In September of 1871 General Sheridan and a party of friends arrived at the post for a grand hunt. Between him and Will existed a warm friendship, which continued to the close of the general's life. Great preparations were made for the hunt. General Emory, now commander of the fort, sent a troop of cavalry to meet the distinguished visitors at the station and escort them to the fort. Besides General Sheridan, there were in the party Leonard and Lawrence Jerome, Carroll Livingstone, James Gordon Bennett, J. G. Heckscher, General Fitzhugh, Schuyler Crosby, Dr. Asch, Mr. McCarthy, and other well-known men. When they reached the post they found the regiment drawn up on dress parade; the band struck up a martial air, the cavalry were reviewed by General Sheridan, and the formalities of the occasion were regarded as over.
It was Sheridan's request that Will should act as guide and scout for the hunting-party. One hundred troopers under Major Brown were detailed as escort, and the commissary department fairly bulged. Several ambulances were also taken along, for the comfort of those who might weary of the saddle.
Game was abundant, and rare sport was had. Buffalo, elk, and deer were everywhere, and to those of the party who were new to Western life the prairie-dog villages were objects of much interest. These villages are often of great extent. They are made up of countless burrows, and so honeycombed is the country infested by the little animals that travel after nightfall is perilous for horses. The dirt is heaped around the entrance to the burrows a foot high, and here the prairie-dogs, who are sociability itself, sit on their hind legs and gossip with one another. Owls and rattlesnakes share the underground homes with the rightful owners, and all get along together famously.
When the hunting-party returned to McPherson, its members voted Will a veritable Nimrod -- a mighty hunter, and he was abundantly thanked for his masterly guidance of the expedition.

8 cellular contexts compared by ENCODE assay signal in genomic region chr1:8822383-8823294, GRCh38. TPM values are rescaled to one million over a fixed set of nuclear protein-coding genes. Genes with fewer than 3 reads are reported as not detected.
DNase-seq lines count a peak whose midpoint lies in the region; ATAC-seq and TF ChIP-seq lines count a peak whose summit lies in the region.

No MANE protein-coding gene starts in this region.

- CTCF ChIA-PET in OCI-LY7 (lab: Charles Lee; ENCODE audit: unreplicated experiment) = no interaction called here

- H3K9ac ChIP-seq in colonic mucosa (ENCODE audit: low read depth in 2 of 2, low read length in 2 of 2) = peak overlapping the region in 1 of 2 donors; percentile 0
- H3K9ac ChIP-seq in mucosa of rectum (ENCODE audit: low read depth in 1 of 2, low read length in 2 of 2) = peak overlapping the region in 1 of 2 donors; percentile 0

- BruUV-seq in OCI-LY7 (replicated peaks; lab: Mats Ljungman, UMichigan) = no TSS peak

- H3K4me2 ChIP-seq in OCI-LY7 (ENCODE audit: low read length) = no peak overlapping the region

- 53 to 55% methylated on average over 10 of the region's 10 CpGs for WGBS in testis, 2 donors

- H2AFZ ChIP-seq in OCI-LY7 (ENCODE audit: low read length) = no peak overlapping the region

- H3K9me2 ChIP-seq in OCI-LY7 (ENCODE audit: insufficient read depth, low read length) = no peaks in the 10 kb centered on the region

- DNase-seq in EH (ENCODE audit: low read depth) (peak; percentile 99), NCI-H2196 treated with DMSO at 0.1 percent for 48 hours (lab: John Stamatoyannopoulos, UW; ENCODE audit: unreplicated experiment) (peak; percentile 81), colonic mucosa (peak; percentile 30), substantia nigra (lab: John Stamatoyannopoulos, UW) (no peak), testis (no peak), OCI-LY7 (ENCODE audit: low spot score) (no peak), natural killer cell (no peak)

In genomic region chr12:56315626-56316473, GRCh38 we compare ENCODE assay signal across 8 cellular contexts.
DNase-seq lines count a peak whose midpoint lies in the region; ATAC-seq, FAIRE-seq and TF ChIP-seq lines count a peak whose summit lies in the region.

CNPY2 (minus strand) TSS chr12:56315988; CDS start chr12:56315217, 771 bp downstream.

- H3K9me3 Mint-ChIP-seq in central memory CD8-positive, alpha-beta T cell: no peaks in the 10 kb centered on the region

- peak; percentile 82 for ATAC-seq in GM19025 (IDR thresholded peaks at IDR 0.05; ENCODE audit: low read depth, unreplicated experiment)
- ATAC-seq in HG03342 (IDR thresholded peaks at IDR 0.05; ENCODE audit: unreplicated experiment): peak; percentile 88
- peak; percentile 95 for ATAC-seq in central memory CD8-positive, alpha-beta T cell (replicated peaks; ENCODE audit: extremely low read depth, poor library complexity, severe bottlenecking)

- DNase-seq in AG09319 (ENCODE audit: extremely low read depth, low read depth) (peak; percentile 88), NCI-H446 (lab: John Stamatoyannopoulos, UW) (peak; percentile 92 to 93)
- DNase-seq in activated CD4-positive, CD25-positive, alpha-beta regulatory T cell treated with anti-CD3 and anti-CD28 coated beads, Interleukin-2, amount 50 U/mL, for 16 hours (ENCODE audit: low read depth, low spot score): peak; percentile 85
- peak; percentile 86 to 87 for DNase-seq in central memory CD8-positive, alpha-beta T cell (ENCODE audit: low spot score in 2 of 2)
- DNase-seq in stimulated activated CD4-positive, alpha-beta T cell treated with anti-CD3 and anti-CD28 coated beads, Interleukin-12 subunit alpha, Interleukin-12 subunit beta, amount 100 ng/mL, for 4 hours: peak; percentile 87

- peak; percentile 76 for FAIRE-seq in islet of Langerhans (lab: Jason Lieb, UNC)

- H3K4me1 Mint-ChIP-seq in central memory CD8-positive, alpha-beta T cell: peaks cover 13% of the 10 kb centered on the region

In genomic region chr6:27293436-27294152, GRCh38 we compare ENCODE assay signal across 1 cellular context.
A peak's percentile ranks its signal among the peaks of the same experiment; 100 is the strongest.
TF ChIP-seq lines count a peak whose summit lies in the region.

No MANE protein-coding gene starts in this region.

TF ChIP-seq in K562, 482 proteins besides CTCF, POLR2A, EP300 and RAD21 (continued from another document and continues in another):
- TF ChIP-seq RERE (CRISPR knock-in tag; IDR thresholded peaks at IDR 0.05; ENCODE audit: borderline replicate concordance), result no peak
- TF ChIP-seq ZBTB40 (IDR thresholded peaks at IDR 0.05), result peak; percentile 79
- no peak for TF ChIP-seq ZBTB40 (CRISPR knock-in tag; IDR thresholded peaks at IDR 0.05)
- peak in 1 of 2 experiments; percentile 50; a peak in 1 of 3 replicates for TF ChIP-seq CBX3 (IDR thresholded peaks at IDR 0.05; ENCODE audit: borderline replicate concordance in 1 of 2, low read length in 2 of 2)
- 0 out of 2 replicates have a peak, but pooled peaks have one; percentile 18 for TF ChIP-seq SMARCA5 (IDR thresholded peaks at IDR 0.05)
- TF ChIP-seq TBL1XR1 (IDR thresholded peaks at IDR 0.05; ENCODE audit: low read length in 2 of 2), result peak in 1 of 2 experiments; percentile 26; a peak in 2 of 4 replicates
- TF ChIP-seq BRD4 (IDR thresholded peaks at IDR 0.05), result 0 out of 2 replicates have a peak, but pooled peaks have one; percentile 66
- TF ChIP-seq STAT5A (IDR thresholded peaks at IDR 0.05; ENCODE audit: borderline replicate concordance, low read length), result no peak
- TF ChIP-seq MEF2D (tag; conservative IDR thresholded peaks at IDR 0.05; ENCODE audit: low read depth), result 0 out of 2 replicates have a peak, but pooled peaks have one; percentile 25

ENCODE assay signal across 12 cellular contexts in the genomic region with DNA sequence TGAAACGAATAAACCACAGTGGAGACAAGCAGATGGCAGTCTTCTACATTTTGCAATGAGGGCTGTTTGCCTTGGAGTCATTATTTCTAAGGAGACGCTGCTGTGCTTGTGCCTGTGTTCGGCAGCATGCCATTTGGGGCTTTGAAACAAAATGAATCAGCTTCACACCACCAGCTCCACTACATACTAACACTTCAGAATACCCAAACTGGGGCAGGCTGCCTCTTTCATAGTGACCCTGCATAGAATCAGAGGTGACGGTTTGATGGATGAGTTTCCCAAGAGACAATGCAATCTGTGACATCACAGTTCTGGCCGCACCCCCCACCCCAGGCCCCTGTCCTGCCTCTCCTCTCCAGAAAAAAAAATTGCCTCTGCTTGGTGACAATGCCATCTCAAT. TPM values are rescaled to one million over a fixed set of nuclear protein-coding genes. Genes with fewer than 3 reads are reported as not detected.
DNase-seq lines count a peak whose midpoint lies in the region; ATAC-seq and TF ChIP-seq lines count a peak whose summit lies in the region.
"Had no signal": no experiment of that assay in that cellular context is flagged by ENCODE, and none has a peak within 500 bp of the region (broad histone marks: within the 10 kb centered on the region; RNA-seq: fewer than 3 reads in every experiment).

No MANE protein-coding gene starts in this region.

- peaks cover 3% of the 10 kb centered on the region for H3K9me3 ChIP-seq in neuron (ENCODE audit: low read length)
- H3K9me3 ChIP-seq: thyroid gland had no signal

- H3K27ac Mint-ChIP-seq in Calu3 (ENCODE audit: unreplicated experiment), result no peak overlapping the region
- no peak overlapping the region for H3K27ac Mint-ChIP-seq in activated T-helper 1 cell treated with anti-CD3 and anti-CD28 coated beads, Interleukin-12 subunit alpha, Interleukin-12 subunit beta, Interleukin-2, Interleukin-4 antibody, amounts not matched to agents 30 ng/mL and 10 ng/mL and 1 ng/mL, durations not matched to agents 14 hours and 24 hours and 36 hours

That winter a still more distinguished party visited the post -- the Grand Duke Alexis and his friends. As many of my readers will recall, the nobleman's visit aroused much enthusiasm in this country. The East had wined and dined him to satiety, but wining and dining are common to all nations, and the Grand Duke desired to see the wild life of America -- the Indian in his tepee and the prairie monarch in his domain, as well as the hardy frontiersman, who feared neither savage warrior nor savage beast.
The Grand Duke had hunted big game in Eastern lands, and he was a capital shot. General Sheridan engineered this expedition also, and, as on the previous occasions, he relied upon Will to make it a success. The latter received word to select a good camp on Red Willow Creek, where game was plentiful, and to make all needed arrangements for the comfort and entertainment of the noble party. A special feature suggested by Sheridan for the amusement and instruction of the continental guests was an Indian war-dance and Indian buffalo-hunt. To procure this entertainment it was necessary to visit Spotted Tail, chief of the Sioux, and persuade him to bring over a hundred warriors. At this time there was peace between the Sioux and the government, and the dance idea was feasible; nevertheless, a visit to the Sioux camp was not without its dangers. Spotted Tail himself was seemingly sincere in a desire to observe the terms of the ostensible peace between his people and the authorities, but many of the other Indians would rather have had the scalp of the Long-haired Chief than a century of peace.
Will so timed his trip as to reach the Indian camp at dusk, and hitching his horse in the timber, he wrapped his blanket closely about him, so that in the gathering darkness he might easily pass for a warrior. Thus invested, he entered the village, and proceeded to the lodge of Spotted Tail.
The conference with the distinguished redskin was made smooth sailing by Agent Todd Randall, who happened to be on hand, and who acted as interpreter. The old chief felt honored by the invitation extended to him, and readily promised that in "ten sleeps" from that night he, with a hundred warriors, would be present at the white man's camp, which was to be pitched at the point where the government trail crossed Red Willow Creek.
As Spotted Tail did not repose a great amount of confidence in his high-spirited young men, he kept Will in his own lodge through the night. In the morning the chief assembled the camp, and presenting his guest, asked if his warriors knew him.
"It is Pa-ha s-ka, the Long-haired Chief!" they answered.
Whereupon Spotted Tail informed them that he had eaten bread with the Long-haired Chief, thus establishing a bond of friendship, against violating which the warriors were properly warned.
After that Will was entirely at his ease, although there were many sullen faces about him. They had long yearned for his scalp, and it was slightly irritating to find it so near and yet so far.